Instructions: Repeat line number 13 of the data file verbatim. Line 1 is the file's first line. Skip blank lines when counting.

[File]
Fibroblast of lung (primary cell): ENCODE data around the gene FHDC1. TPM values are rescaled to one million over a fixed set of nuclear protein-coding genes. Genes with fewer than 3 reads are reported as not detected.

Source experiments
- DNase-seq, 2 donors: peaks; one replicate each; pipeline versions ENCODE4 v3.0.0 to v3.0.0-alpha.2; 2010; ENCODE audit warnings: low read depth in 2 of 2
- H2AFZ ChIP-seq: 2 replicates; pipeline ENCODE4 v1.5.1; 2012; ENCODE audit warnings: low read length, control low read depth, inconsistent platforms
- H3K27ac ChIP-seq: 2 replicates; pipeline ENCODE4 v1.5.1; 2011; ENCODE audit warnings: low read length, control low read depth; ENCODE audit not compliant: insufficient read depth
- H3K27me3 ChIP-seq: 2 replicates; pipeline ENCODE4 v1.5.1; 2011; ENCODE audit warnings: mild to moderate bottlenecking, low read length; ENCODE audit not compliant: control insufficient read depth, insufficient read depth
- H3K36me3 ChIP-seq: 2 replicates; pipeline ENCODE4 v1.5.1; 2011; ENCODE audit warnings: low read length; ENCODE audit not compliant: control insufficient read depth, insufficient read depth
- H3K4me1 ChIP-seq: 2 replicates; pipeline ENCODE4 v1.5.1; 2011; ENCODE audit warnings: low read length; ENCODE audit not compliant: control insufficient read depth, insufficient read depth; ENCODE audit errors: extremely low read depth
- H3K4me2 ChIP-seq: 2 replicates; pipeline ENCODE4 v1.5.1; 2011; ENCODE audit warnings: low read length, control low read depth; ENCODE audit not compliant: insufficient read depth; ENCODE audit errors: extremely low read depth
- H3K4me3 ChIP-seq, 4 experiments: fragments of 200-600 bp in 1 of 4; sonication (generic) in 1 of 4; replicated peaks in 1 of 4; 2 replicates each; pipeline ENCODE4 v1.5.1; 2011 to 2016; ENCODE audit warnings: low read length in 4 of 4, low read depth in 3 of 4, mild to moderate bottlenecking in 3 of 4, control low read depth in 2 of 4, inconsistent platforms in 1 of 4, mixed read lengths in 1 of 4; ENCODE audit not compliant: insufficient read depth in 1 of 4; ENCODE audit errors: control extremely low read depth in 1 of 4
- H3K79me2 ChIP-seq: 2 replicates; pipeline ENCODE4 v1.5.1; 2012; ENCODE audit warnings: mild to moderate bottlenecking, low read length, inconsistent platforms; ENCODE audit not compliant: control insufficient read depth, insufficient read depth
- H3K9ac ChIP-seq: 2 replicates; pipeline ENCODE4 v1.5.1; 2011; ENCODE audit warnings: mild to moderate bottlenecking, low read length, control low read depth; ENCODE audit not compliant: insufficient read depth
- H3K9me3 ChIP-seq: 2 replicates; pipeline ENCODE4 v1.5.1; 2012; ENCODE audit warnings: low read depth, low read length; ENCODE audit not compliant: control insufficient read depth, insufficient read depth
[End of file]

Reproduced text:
- H3K9me3 ChIP-seq: 2 replicates; pipeline ENCODE4 v1.5.1; 2012; ENCODE audit warnings: low read depth, low read length; ENCODE audit not compliant: control insufficient read depth, insufficient read depth